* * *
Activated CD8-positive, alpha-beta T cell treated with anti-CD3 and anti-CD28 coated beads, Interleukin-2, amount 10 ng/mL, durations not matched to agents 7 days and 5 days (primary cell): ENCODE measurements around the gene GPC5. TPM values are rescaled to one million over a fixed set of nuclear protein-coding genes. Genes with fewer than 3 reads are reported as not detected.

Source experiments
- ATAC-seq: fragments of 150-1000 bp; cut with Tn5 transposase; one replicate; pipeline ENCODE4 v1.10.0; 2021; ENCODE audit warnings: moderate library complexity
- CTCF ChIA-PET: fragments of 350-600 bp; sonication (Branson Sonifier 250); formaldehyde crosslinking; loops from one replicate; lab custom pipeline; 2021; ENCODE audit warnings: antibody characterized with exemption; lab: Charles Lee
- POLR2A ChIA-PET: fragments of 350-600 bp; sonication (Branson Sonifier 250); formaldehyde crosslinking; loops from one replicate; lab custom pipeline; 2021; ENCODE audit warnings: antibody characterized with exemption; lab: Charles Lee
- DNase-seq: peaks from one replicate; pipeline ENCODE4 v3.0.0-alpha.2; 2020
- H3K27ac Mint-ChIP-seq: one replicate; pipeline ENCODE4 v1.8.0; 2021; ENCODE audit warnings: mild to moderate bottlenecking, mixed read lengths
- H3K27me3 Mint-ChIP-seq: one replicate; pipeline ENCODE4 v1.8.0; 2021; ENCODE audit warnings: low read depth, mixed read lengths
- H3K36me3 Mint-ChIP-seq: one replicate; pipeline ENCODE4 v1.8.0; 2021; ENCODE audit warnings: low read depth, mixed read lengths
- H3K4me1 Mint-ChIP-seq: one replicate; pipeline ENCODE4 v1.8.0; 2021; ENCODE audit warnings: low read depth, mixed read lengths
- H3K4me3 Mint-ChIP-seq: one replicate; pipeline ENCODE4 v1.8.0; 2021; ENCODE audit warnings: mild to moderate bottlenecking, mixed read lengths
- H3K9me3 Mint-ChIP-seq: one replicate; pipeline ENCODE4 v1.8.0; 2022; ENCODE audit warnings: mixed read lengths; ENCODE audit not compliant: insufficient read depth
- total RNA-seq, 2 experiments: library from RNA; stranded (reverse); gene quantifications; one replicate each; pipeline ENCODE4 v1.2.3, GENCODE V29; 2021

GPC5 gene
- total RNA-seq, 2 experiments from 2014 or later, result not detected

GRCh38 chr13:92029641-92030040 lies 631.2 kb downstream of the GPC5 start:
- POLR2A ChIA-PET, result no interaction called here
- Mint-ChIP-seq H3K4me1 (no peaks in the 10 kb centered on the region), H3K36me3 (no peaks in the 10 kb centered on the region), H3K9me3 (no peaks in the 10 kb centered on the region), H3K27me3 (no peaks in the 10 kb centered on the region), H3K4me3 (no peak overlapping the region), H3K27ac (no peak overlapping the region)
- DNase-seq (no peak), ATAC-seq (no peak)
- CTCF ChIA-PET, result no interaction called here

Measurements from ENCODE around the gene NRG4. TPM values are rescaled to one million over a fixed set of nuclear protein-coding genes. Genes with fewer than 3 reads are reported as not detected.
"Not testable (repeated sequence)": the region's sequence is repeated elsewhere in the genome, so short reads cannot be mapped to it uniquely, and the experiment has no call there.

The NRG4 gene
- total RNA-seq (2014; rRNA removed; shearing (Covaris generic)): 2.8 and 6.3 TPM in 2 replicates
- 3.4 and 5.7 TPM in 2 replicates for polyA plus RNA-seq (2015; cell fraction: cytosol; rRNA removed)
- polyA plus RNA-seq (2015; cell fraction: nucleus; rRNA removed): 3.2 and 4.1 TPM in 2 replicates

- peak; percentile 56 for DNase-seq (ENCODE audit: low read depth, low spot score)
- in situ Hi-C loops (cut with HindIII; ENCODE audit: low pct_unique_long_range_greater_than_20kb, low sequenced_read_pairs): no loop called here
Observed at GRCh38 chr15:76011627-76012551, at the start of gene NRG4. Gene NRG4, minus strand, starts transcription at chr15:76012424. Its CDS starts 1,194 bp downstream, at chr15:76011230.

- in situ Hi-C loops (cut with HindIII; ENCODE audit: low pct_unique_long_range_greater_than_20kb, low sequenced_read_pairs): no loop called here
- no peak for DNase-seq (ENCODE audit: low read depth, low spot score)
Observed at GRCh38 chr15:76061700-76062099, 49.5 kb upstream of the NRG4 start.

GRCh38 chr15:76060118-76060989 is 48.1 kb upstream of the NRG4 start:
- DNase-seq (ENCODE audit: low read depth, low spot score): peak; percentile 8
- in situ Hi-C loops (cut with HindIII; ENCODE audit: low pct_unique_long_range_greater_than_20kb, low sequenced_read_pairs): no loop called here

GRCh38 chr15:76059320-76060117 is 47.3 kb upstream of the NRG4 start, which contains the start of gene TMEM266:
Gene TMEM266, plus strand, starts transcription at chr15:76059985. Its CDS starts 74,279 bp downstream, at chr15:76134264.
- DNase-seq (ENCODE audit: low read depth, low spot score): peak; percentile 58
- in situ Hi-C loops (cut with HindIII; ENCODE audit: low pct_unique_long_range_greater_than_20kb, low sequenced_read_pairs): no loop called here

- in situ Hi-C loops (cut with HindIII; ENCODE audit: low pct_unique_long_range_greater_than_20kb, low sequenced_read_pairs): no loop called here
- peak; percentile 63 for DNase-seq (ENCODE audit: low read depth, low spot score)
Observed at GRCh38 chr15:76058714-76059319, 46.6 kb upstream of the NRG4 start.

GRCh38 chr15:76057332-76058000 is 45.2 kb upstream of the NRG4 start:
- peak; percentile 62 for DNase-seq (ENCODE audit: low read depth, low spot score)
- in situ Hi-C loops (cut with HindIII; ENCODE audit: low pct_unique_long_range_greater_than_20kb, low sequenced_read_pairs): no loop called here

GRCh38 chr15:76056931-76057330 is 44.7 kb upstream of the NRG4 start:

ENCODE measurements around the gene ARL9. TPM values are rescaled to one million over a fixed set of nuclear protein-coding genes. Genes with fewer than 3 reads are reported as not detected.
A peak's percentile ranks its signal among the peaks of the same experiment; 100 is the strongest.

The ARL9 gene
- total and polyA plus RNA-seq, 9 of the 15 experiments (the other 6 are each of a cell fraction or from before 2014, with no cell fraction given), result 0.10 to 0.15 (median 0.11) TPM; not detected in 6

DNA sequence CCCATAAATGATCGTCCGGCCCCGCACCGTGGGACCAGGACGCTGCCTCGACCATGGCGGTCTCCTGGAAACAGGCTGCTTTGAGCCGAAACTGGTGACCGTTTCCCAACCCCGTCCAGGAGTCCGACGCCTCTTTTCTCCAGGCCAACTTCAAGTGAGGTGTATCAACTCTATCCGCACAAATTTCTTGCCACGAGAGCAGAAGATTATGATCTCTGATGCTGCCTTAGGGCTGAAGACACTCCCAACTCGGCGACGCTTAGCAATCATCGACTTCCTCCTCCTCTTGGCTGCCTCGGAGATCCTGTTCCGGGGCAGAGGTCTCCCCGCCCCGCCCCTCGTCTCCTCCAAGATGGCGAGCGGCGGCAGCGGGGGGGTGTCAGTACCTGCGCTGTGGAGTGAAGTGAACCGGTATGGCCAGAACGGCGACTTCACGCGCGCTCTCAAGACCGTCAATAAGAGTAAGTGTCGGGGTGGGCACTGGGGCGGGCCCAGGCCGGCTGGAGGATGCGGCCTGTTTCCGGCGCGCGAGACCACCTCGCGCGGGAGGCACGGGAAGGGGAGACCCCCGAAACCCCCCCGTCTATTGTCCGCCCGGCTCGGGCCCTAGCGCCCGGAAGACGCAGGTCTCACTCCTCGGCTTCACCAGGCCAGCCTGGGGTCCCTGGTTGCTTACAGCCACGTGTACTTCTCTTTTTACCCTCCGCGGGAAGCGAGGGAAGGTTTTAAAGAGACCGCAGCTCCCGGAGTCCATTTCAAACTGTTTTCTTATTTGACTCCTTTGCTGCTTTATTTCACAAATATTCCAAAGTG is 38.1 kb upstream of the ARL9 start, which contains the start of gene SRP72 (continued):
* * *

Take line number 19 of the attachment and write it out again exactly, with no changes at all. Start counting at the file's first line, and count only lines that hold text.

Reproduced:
- DNase-seq (no peak), ATAC-seq (no peak)